“In the first 24 to 36 hours after birth,” McDonnell explains, “she’s not as locked in to her foal, and is more likely to accept another foal as hers. Somewhere between day two and day three, she’ll complete the bond with her particular foal and after that, will reject ‘alien’ foals.”

Maternal behavior in the first few weeks of a foal’s life includes maintaining close contact with the baby to protect him from danger. At first, the mare will keep herself within about six feet of the foal at all times. When the foal stretches out to sleep (which he’ll do frequently in the first few weeks of his life), the mare generally will stop grazing and stand on guard over his prone form. As he gets older, she might continue to graze as he snoozes, but always in close proximity, and generally in a circular pattern around the foal (as opposed to the straight trajectory she’ll usually adopt when the foal is awake and active).

Interestingly, in herds of wild or feral horses, the duties of parenting might be shared by the stallion.

“In natural conditions, the stallion is quite interactive,” McDonnell says. “He’ll nicker at the foal, guard the foal when the mare is down, play with it, and herd it back into the group if it wanders off too far–especially in the first two to three weeks of the foal’s life. The mother chiefly provides nursing to her baby.”

In most domestic situations, of course, stallions don’t get the opportunity to be parental, as they’re almost invariably segregated from the herd. But in a group of broodmares and foals, you might observe a certain amount of shared parenting, particularly among experienced mares.

“The rest of the band often finds a new foal quite attractive,” says McDonnell, “although mares may or may not allow others near in the first 24 to 36 hours.”

The tendency of mares to place themselves between their foals and any perceived threat can sometimes be a problem in a domestic situation. In close confinement, such as a stall, it can sometimes result in a foal being inadvertently stepped on or run over as the mare rushes to position herself in front of her baby. In fact, many instances of mares injuring their foals can be avoided if the two are living in a large open space, such as a big paddock rather than in a small one (more on this in a minute). In the wild, of course, foals have plenty of room to get out of their mothers’ way, so they rarely suffer injury from the overzealous protective instincts.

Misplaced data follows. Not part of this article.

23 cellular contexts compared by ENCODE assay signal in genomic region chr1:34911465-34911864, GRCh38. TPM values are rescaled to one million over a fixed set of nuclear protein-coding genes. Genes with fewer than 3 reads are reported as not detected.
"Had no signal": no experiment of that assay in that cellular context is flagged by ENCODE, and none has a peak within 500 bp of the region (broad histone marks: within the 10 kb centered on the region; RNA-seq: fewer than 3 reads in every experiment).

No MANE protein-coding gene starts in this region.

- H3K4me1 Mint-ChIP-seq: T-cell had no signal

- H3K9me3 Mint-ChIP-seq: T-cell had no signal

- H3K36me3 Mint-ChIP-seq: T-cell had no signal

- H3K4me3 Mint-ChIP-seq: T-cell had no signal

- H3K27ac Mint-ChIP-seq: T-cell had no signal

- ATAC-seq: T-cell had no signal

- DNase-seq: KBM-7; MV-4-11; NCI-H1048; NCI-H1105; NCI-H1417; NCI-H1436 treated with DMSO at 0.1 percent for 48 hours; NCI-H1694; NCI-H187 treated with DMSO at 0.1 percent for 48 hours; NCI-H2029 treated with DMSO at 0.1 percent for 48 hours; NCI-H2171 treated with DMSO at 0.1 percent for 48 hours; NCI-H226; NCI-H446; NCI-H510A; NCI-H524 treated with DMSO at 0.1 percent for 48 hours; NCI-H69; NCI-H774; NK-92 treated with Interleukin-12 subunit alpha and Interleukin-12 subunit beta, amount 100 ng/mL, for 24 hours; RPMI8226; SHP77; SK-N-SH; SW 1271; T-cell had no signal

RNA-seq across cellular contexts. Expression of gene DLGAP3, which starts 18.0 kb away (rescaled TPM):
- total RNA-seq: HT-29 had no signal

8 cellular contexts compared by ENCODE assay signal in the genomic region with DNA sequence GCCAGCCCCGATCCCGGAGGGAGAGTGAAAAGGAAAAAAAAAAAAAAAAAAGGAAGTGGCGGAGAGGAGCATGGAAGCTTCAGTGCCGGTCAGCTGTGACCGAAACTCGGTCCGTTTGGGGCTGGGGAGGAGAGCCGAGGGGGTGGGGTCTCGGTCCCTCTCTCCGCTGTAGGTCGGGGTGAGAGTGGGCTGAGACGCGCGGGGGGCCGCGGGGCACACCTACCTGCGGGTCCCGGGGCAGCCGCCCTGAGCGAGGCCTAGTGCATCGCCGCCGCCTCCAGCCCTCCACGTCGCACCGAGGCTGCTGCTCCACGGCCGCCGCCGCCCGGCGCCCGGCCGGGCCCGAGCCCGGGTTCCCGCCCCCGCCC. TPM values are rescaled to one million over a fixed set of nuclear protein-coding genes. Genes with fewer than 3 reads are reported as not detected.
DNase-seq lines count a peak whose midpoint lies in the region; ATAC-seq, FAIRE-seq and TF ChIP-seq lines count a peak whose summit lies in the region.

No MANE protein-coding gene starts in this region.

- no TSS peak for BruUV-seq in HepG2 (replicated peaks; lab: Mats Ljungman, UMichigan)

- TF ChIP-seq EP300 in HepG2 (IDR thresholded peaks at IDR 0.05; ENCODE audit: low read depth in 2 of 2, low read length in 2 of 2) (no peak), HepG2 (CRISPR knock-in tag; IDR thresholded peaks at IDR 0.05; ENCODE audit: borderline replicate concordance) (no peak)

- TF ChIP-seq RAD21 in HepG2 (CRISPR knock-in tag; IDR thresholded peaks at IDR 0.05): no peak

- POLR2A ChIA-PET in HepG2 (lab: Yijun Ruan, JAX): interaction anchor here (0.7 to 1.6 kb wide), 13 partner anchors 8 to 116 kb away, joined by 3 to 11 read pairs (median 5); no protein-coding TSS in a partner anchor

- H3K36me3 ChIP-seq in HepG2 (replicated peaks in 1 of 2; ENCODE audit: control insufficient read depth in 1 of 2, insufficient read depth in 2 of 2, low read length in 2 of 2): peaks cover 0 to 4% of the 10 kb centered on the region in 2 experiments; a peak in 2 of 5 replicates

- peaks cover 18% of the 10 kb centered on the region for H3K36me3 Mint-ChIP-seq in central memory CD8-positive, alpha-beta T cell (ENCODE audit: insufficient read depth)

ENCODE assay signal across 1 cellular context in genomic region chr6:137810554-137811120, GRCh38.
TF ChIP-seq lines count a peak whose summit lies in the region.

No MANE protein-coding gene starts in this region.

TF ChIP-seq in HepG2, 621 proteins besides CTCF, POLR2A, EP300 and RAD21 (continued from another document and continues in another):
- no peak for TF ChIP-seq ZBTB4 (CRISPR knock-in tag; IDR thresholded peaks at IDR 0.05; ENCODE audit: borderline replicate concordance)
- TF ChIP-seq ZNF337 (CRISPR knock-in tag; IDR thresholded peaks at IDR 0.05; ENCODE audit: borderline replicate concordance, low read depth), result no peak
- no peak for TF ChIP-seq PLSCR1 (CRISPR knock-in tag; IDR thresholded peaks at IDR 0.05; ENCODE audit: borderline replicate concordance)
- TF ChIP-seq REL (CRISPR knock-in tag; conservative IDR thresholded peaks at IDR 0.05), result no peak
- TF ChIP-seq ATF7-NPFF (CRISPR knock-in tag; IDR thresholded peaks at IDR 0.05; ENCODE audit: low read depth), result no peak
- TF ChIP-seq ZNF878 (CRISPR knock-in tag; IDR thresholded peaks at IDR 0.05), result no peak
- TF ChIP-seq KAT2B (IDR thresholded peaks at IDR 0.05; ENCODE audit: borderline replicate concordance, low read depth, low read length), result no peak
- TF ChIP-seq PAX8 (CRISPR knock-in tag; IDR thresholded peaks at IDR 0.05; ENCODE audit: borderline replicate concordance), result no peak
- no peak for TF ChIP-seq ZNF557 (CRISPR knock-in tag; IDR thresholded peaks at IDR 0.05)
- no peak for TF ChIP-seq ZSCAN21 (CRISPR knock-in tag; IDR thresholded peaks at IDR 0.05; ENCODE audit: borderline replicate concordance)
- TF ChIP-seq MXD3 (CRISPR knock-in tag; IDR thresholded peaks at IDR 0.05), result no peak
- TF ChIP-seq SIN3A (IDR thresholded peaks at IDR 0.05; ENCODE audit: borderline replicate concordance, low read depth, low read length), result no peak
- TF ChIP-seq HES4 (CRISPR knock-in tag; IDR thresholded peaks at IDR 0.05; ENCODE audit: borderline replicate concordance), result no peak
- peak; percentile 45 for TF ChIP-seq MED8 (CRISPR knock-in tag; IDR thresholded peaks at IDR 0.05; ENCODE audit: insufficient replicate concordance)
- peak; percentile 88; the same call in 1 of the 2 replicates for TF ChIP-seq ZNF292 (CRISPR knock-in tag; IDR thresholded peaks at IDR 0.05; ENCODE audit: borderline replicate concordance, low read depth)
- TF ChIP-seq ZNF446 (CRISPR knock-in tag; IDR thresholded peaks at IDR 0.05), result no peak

The distance the mare will allow between herself and her foal increases as he matures. The foal plays a part in this interaction as well; bolder personalities will test the limits early on, while “shrinking violet” types will prefer to stay close to mother’s side. (These early tendencies can tell a breeder a great deal about the personality of each foal.)

When Things Go Wrong

Horses, as a rule, are excellent parents to their offspring, but inadequate or abnormal mothering behavior does occur in mares, albeit rarely. (McDonnell estimates the incidence of problems at less than 5%.) The causes are poorly understood, although we know they’re more common among first-time mothers, that there might be a genetic predisposition among certain bloodlines, and that mares which prove to be poor mothers the first time around often repeat the behavior with subsequent babies.

Abnormal maternal behavior usually surfaces immediately after birth, although in a few cases it might become evident after one or several days of apparently normal acceptance and nurturing of the foal. Here are some of the behaviors to watch out for:

A) Ambivalence–This is an absence of bonding and protective behavior and attention to the foal. The mare just doesn’t seem interested in the new arrival. “She doesn’t engage in that early ‘cross-talk’ with the foal,” explains McDonnell. It often occurs when the mare (and/or the foal) is sick, weak, or medicated. For instance, a mare might have had a difficult birth (dystocia) or the foal had to be delivered by cesarean section. In those cases, normal maternal behavior might return as the strength of the compromised individual returns. Sometimes, too, bonding behavior between the mare and foal is interrupted when they are separated or there is interference immediately after birth (as occasionally happens when owners try to “imprint” foals).

B) Extreme protectiveness–Some mares become aggressively protective of their foals to the point of being dangerous to handle, and potentially dangerous to their babies. While rushing to get herself between her foal and any perceived threat (from an owner, veterinarian, or even the barn cat), such a mare might crush her foal against a man-made object such as a stall wall, or trample him. This behavior often is misinterpreted as a deliberate attack on the foal. The intensity of overprotective behavior usually wanes after a few days, but in some cases, it persists until the foal is weaned.